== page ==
In praise of The Divine Comedy

by Stephen Tall on July 5, 2010

I see it’s over four years since I last blogged my appreciation of my favourite ever popular beat-combo, Neil Hannon’s creation The Divine Comedy. High time to rectify the omission.

Bang Goes the Knighthood, their tenth album, has (as usual) divided the critics, many of whom bemoan his career trope to mingle arch-camp silliness with poignant heart-rending lyricism. Of course it’s exactly that juxtaposition the rest of us so love.

True, it may be an acquired taste … there are, after all, few pop songs abut the pleasures of visiting a National Trust home (“Lavinia loves the lintels – Anna, the architraves / Ben’s impressed by the buttresses thrust up the chapel nave”), nor indeed paeans to the lost art of conversation which name-drop Frank Lampard, Thrace, Joan of Arc and transubstantiation inter alia.

The stand-out song – surprisingly not chosen as the first single – is The Complete Banker, which echoes Hannon’s previous satirical toe-in-the-water, 1998’s Generation Sex (“Generation Sex elects the type of guys
you wouldn’t leave your kids with / And shouts ‘off with their heads’ if they get laid”).

This time, though, it’s not public hypocrisy which attracts his scorn, but the financial system – or, as he terms it, “a conscience-free malignant cancer on society”:

(Also available on YouTube here).

But my personal favourite from the album is also the most emotionally charged, When a Man Cries:

When a child cries the tears rise quickly
Spill hot and prickly down the reddened cheeks
Just to leave as quickly as they came
And peace returns again

When a child cries you know about it
They scream and shout until the hurt is gone
Like a shower of rain that for a moment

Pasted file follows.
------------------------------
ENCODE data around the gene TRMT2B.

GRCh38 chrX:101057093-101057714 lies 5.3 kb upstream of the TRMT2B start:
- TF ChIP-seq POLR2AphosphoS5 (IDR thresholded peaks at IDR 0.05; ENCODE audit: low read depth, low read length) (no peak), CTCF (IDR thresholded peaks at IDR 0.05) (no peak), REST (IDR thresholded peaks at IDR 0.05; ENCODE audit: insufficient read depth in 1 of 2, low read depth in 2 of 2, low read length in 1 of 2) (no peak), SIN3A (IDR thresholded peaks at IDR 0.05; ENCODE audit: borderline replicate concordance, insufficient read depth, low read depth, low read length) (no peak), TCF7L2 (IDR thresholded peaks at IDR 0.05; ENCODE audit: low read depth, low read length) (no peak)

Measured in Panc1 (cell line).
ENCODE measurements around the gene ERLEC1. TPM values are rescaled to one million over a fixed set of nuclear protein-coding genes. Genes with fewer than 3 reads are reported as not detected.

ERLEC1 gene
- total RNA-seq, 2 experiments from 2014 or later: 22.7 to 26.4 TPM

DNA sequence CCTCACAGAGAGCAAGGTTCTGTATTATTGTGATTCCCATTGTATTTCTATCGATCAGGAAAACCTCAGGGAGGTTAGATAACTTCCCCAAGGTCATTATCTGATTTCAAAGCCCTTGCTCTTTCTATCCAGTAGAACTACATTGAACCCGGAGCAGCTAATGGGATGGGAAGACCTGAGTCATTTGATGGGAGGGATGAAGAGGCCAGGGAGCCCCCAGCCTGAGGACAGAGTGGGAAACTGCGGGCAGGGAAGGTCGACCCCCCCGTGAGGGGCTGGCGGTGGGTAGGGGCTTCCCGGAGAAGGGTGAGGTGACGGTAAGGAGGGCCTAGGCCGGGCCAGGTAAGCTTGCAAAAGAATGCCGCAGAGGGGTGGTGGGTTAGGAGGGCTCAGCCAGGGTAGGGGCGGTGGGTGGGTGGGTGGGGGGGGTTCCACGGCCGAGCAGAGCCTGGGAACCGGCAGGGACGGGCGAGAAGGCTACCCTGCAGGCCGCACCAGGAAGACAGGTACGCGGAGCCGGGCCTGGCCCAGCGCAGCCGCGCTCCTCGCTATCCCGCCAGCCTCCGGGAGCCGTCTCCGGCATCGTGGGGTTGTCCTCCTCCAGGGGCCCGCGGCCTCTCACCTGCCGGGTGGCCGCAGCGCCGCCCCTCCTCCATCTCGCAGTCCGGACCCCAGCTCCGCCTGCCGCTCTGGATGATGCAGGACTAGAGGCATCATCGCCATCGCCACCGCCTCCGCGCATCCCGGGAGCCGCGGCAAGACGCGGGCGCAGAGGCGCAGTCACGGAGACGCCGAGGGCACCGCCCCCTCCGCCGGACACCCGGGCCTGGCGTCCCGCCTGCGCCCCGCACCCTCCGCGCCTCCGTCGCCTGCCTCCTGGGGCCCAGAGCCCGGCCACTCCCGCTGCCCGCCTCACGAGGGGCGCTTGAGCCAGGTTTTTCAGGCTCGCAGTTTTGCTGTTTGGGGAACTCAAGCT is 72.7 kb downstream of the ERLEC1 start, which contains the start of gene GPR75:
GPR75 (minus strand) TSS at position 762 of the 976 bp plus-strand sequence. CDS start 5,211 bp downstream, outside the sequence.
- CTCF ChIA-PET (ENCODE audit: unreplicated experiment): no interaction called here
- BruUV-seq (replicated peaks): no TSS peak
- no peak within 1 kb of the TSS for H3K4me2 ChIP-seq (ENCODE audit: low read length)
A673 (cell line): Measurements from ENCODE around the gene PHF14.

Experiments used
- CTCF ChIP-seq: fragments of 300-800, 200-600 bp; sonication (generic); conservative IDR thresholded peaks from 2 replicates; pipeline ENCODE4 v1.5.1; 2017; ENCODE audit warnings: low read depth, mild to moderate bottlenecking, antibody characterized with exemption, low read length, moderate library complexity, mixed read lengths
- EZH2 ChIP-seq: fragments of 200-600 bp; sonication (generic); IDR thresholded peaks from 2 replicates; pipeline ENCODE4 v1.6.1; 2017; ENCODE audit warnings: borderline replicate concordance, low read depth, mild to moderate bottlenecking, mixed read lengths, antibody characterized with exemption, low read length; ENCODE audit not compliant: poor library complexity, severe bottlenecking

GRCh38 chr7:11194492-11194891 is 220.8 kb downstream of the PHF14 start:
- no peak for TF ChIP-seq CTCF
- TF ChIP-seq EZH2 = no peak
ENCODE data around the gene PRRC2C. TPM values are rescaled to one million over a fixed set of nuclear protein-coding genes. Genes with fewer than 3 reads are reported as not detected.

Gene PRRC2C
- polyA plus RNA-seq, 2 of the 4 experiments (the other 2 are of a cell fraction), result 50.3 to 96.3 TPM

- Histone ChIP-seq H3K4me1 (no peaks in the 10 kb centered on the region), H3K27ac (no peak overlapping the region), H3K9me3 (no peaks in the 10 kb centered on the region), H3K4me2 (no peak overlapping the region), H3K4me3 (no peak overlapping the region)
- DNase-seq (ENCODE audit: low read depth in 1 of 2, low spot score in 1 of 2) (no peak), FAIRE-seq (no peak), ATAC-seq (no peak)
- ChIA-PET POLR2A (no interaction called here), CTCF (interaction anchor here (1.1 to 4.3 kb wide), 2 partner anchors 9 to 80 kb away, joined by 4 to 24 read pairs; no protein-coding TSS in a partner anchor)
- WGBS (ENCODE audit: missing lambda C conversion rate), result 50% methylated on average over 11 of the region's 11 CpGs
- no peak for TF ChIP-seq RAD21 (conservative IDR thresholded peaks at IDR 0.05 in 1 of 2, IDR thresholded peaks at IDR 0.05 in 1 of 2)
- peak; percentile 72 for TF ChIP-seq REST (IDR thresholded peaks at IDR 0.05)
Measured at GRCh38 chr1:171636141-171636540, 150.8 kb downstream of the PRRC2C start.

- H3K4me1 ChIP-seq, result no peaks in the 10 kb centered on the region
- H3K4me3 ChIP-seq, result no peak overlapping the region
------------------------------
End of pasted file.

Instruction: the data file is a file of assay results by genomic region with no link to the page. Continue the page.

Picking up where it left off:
Hides away the sun

But when a man cries it’s choked and throttled
It’s all been bottled up for far to long
And when at last the pressure cooker blows
It’s hard to stem the flow

When a man cries his body shakes
And his eyeballs ache
And his mind vibrates
But he doesn’t make a sound
Don’t wanna wake the house now

Well the reasons are vague and hard to put in words
Just a dull abstract ache, don’t wanna worry her
She would only ask what’s wrong and I’d try to say
Then she’d take all my pain and explain it away
But who can explain why a man cries

When a man cries he cries alone
And for just a moment he’s back at home
Cradled in his mother’s arms
Free from guilt and safe from harm

Sublime. As ever.


New post: In praise of The Divine Comedy

by Stephen Tall on July 5, 2010 at 12:01 pm. Reply #

RT @stephentall: New post: In praise of The Divine Comedy

by Lang Rabbie on July 5, 2010 at 12:17 pm. Reply #

That was very nice, although you should probably know that you are breaking current copyright laws by quoting the lyrics of a song in full. It’s absurd, counterproductive for the artist whose work you’re promoting for free, but it is, currently, the law. Also, it doesn’t matter if you have the artists permission, the BMI or ASCAP can still pursue you for payment.

The Great Repeal Act is going to have a lot on its hands…

by Nathaniel Tapley on July 5, 2010 at 2:15 pm. Reply #

I’m just a crazy law-breaker, me.

by Stephen Tall on July 6, 2010 at 12:30 pm. Reply #

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